Like a Rock (Samuel 21-22)

A famine, lasting three years, has struck. This is bad news because studies show that you should eat every two to three hours to optimize your metabolism. But this probably isn’t on the minds of the Israelites. Apparently, this famine is God’s revenge on them for killing most of a tribe of people called the Gibeonites (Gibeonite sounds like a kind of monkey so I think it’s fair to say that they were probably monkeys). To pay penance, David has to sacrifice seven sons to the Gibeonites. Not his own, mind you, anybody’s sons will do. So he grabs five of Merab’s sons and two of Rizpah’s (slightly more variety and you could call it a sacrifice medley). And he hands them over to the Gibeonites who hang them upon a mountain. And they die.

Then the Israelites and the Philistines go to war again in a place called Gob. Some of the Philistines are descended from giants. This is what I love about the Bible: it offhandedly mentions things like giants every now and again without explanation. So giants are a thing. Read on. Anyways, this one giant with six fingers on each hand and six toes on each foot is a ringer and he’s hard for the Israelites to take down. But they manage to do it.

After the battle, David forces everybody to listen to an ode to God that he’s written. On the subject of sensitive guys, I went on this date with this one guy (if you remember my Pizza Pizza story… it’s the same guy) who told me he wrote a lot of poetry. This sent shivers down my spine. Not because I think poetry is lame but because I immediately imagined him trying to read some to me while I squirmed uncomfortably. This is possible my worst nightmare. Don’t get me wrong – I like romance and all that but I prefer that it be wrapped up in some sort of ironic presentation. I guess that makes me part hipster.

David’s ode frequently compares God to a rock, which makes it sound like a Budweiser commercial. It also praises the complete and violent annihilation of one’s enemies, which makes it sound like a communist country’s national anthem.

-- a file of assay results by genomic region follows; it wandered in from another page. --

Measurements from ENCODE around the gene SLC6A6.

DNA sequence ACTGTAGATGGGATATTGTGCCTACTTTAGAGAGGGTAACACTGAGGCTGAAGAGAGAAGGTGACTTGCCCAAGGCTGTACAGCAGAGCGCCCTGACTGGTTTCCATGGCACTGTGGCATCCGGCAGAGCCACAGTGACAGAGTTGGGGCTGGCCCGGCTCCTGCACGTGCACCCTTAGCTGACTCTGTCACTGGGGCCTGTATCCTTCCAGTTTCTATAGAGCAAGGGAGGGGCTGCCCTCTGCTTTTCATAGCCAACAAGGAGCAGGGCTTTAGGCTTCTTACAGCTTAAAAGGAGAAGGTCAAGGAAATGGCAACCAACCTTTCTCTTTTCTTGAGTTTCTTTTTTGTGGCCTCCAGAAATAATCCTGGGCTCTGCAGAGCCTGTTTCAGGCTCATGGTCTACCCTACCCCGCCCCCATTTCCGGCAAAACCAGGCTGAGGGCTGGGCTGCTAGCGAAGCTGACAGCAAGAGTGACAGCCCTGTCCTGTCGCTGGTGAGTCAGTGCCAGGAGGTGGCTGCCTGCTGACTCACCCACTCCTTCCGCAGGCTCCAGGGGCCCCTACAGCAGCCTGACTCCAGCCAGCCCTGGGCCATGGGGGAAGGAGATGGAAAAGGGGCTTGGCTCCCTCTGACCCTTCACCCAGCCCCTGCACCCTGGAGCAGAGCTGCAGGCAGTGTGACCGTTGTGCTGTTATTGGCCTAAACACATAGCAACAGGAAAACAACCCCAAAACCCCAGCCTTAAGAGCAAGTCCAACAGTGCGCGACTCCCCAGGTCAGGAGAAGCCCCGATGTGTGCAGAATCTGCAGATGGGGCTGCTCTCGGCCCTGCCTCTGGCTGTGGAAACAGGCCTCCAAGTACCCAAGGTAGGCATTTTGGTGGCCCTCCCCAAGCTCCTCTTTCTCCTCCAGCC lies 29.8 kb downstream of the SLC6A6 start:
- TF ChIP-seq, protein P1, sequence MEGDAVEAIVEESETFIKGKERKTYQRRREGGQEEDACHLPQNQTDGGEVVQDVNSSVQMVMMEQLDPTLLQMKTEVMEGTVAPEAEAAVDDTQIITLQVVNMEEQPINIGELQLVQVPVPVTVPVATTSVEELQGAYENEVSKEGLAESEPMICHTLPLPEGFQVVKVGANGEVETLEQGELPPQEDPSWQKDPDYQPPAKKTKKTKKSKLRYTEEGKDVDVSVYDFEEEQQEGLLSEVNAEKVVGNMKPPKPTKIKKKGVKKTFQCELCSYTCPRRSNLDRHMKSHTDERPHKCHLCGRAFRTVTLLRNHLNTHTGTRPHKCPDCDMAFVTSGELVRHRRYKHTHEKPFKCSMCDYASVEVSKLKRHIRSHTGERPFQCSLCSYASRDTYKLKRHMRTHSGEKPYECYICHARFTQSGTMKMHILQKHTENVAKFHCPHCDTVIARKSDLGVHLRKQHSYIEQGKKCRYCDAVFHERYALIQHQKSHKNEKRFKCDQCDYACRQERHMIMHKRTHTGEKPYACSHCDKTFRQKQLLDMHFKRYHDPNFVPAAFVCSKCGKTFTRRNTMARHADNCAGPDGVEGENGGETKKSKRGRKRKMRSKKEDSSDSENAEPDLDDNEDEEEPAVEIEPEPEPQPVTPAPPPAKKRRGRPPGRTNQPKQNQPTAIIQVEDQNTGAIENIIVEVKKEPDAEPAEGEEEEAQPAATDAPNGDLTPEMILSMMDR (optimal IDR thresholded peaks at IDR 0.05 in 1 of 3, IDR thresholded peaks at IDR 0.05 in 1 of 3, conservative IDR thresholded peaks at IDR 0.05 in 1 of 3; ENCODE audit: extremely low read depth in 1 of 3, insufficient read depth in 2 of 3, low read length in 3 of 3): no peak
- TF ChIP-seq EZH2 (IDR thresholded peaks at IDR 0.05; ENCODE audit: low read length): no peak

Is being in a “party frenzy” the same as having rabies?


Published in: on June 18, 2011 at 7:01 pm  Leave a Comment  
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Creepy Ruth (Ruth 1-4)

I got very excited when I realized the next book I’d be reading in the Bible would have a female as its protagonist. Then I saw that it was only four chapters long. Then I saw that her story is basically how she lands herself a man. Very glum indeed.

Ruth was married to one of Naomi’s sons until he died. Ruth winds up saddled with her mother-in-law (uh!) looking for a place to set up shop. The two of them find themselves near some barley and wheat fields where there are a few of Naomi’s kinsmen. This guy Boaz takes a shine to them, in particular. Naomi gives Ruth some advice on how to snag him: “Wash therefore and annoint yourself, and put on your best clothes and go down to the threshing floor; but do not make yourself known to the man until he has finished eating and drinking. But when he lies down, observe the place where he lies; then, go and uncover his feet and lie down; and he will tell you what to do” (Ruth 3:3-4). He certainly will. 

I must admit, the one good piece of advice here is to let the man finish his meal. Personally, I’m not much of a talker when a meal is particularly good, especially when it’s something that requires a lot of chewing, like beef tenderloin. A couple of weeks ago, I ran into this weirdo I went on a date with earlier in the year when I was en route to Pizza Pizza. It’s rare that I have pizza, and I was really looking forward to it. He kept talking and talking, and all I could think about was pizza. Inwardly, I cursed him for delaying the gratification of my pizza craving. He also refused to tell me the name of a jem of a karaoke bar he had been to that night because he “wasn’t sure [I’d] appreciate it”. Then he opened up his arms, offering me an unwanted hug like he was Father Christmas. What a douche. 

Anyways, this little trick of Ruth’s winds up working (even though I think it’s super-creepy) and Boaz takes her as his wife. She has a son by him so, according to biblical standards of female accomplishment, she can die a happy woman.

Published in: on May 30, 2011 at 2:38 am  Leave a Comment  
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